The Internet is a bustling community constantly adding new content with the click of the mouse. The idea of regulation within cyberspace seems almost unreachable and downright impossible. Waldman’s article, Harmful content on the Internet: Self-Regulation is the best way forward, aids my theory that self-regulation is the key to censoring the Internet. By censoring, however, I do not mean having a Big Brother figure monitoring every page accessed by user. My idea of self-regulation and censoring depicts the notion of individuals flagging something as inappropriate or offensive, thereby driving such an article/post/video to the attention of sites hosting user-generated content. Doing such actions will bring forth the consequences to the author of the offensive material. Facebook and Twitter, among other social networking sites, follow this same procedure in weeding out offensive material, like the notoriously controversial Facebook page, Aboriginal Memes, which spawned lots of negative feedback.
People have argued that pages, like Aboriginal Memes, will only keep spawning unless regulation from some overseer is unleashed onto the Internet. Myspace claims that they monitor the videos, for example, that are published onto their site. It becomes irritable when looking at bigger video hosting sites, like YouTube, however, that have an undeniably growing community that spits out hundreds of videos daily. Monitoring such a site would require many people and lots of patience, as the videos will only keep growing and growing. With sites like YouTube, Twitter, and Facebook, I strongly believe that self-regulation would be the obvious answer to people’s complaints. Otherwise, how would the guys in uniform choose to censor? Who would be the priority ones to protect from offensive material? Self-regulation works for all classes, races, and sexualities.
Within the dark alleyways of sites, like YouTube, there are videos that go beyond offensive and reveal themselves to be disturbing to innocent eyes. Videos like rape, pornography, and gang-related displays (among others) have made their way onto YouTube and other websites. A simple Google search could grant one access to a daily dose of violence, if one desired. Many people strive for a monitored, regulated Internet for the sake of the younger generation of children. I would like to counter this argument by stating that parents can download control software to block sites from children. In class, we even discussed the Children’s Online Privacy Protection Act (CIPA)/Protecting Children in the 21st Century Act, which blocked certain sites (pornography, violence, language, etc.) within the public school systems of the US.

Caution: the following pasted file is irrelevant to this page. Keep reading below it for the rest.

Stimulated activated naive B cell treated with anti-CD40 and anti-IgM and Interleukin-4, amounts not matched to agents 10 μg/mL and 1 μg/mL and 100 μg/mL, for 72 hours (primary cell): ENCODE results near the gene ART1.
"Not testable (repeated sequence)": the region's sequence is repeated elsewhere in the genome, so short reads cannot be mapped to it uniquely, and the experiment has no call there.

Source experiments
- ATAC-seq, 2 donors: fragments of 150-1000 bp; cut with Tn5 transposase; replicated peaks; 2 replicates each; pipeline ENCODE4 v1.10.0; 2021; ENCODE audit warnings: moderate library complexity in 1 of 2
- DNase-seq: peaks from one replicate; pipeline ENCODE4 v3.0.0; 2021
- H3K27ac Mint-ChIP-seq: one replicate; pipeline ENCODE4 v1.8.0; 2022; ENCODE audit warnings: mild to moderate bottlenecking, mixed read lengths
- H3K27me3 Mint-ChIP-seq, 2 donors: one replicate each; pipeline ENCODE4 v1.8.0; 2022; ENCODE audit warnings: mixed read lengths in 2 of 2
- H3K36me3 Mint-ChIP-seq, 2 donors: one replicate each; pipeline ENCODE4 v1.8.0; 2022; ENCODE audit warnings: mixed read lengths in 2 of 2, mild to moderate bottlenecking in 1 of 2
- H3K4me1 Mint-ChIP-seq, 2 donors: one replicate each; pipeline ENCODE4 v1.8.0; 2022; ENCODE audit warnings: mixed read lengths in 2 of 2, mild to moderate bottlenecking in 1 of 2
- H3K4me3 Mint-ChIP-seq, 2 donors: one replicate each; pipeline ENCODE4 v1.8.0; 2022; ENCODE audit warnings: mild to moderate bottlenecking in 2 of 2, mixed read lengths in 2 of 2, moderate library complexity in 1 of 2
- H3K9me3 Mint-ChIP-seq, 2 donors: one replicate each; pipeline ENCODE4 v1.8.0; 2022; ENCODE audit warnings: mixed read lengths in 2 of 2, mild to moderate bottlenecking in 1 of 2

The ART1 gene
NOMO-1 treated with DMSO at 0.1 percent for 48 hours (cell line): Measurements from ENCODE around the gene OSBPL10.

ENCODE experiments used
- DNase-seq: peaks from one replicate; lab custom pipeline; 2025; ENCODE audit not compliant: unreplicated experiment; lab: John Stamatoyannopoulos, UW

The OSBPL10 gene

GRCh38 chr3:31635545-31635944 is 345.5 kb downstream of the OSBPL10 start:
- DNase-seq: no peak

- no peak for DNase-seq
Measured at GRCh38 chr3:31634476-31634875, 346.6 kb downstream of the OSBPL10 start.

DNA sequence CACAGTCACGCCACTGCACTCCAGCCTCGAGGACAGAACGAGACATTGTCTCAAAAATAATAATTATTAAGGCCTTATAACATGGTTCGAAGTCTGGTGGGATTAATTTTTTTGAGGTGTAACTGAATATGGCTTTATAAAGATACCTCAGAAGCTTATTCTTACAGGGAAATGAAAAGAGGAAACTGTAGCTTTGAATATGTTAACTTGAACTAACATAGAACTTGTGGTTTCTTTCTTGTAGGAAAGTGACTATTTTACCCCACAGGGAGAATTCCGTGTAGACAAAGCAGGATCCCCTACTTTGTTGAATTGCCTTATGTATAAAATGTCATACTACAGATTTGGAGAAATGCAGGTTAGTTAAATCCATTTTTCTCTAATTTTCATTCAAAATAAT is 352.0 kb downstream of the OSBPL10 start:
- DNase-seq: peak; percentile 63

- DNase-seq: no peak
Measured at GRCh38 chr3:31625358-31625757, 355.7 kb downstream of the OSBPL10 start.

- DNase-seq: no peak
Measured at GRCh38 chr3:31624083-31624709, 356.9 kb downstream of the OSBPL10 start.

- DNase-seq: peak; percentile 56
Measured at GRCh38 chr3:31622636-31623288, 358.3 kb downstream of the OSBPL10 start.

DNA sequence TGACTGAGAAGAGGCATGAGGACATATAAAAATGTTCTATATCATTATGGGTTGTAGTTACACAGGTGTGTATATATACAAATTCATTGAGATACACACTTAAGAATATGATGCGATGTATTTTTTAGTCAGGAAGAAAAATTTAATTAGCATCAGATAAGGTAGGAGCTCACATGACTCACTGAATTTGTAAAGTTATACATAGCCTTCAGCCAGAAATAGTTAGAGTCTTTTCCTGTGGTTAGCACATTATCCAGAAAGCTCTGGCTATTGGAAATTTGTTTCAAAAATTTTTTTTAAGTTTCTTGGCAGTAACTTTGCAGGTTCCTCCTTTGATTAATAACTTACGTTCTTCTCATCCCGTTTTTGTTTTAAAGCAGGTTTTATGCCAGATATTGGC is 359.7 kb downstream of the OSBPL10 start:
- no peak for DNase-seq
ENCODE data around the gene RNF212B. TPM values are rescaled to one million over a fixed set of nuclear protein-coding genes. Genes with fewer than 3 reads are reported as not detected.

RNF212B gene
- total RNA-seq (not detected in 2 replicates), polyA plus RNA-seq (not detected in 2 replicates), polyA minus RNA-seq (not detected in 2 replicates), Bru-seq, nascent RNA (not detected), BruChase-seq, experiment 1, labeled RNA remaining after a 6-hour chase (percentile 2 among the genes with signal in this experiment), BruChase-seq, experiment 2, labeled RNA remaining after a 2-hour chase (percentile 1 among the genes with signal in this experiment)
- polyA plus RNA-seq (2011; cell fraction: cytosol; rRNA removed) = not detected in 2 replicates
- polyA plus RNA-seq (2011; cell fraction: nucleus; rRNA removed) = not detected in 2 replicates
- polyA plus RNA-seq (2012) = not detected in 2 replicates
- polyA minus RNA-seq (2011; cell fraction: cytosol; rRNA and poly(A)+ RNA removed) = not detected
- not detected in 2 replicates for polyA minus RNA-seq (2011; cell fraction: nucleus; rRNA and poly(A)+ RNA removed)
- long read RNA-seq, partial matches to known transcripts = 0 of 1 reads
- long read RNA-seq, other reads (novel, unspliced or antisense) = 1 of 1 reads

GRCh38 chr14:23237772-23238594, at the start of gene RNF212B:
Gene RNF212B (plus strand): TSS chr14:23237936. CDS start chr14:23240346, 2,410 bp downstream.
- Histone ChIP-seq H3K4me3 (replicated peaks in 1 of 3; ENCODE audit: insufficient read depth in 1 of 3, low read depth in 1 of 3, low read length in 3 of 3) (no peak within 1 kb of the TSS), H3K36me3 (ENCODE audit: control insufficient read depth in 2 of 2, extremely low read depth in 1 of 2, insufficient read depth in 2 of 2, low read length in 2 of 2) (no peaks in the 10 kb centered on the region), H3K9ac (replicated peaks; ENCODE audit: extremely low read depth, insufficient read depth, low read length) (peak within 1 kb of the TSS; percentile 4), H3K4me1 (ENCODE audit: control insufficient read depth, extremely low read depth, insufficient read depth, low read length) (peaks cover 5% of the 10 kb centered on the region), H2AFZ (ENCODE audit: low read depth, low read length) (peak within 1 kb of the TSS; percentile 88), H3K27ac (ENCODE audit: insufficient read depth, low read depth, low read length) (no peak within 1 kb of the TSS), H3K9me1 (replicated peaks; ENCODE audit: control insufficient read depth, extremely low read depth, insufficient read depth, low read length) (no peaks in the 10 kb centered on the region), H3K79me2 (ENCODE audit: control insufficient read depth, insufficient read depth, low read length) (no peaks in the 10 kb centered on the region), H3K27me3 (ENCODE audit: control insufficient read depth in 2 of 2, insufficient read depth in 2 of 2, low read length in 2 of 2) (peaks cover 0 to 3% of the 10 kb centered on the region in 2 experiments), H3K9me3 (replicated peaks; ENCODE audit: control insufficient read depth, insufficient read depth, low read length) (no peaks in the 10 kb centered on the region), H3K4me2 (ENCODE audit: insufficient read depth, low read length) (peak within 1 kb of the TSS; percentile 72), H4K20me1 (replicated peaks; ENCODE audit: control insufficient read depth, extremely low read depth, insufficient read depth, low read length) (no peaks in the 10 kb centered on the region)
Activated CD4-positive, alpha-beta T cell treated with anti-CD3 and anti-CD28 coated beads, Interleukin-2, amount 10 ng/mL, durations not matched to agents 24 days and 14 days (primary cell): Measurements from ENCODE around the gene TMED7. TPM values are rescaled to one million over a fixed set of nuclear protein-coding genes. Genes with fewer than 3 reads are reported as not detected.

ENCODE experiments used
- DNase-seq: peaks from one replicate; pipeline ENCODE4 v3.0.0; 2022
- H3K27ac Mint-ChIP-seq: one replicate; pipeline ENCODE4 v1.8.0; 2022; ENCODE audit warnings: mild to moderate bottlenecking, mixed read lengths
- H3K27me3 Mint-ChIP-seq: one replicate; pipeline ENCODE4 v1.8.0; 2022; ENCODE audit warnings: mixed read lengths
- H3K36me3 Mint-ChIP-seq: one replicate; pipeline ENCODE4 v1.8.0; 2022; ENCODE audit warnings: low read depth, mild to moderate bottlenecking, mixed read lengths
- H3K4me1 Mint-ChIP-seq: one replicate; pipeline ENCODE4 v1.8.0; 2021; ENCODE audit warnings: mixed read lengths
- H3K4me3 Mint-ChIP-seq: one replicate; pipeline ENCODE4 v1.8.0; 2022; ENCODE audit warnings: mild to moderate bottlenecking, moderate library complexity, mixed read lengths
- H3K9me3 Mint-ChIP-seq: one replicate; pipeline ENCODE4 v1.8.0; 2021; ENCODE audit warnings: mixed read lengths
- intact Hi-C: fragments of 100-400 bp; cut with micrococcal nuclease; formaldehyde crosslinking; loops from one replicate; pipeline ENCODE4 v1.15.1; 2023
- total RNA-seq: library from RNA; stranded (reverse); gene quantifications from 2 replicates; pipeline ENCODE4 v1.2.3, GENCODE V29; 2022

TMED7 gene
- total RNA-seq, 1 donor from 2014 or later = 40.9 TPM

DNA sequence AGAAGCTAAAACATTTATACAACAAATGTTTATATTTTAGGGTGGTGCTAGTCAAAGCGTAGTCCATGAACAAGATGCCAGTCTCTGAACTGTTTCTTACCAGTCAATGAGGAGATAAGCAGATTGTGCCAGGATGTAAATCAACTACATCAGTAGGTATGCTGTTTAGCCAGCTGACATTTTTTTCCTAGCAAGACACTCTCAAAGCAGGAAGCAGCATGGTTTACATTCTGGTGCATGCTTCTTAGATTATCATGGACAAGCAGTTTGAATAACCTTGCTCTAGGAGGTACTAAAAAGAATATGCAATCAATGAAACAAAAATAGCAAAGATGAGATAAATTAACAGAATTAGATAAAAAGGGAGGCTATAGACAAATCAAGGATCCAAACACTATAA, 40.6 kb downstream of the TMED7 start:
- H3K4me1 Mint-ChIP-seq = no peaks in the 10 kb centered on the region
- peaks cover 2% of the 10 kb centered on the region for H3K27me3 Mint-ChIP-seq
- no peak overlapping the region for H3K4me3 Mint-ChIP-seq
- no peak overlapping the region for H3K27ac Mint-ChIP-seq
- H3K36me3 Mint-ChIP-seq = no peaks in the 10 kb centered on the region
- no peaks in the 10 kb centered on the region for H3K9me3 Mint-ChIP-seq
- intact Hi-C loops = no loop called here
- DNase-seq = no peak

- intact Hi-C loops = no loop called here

Having the government regulate the Internet to a full extent for users seems unjust, as it tampers with many ethical issues of privacy and freedom of speech, among others. Censoring the Internet will stifle both creative and commercial innovation and make way for product placement and favoritism with providers, in my opinion. Censorship has been witnessed in other forms of media, like newspaper, radio, film, and television. Before they were censored, these mediums were self-regulated. Today, they consist of the same traits that I have specified above. Having a censored and controlled Internet could most surely lead the Internet down a similar path. I can almost guarantee it.
In conclusion, I believe that keeping the Internet self-regulated would be a fantastic road to travel. It keeps creative minds flowing, as it allows users to share music, chat openly on public forums, and watch videos without much censorship or intervention. One has always had the opportunity to intervene when offensive material is posted by flagging as inappropriate. Gang videos, pornography, and other offensive material will be hovering around the Web, but one can always use software to block these sites to protect younger individuals. The Internet is not a utopian society where our troubles from the outside world have been forgotten. Whether government censorship occurs or not, these troubles will still surface online, meaning this hope for a paradise will never be achieved. Just self-regulate!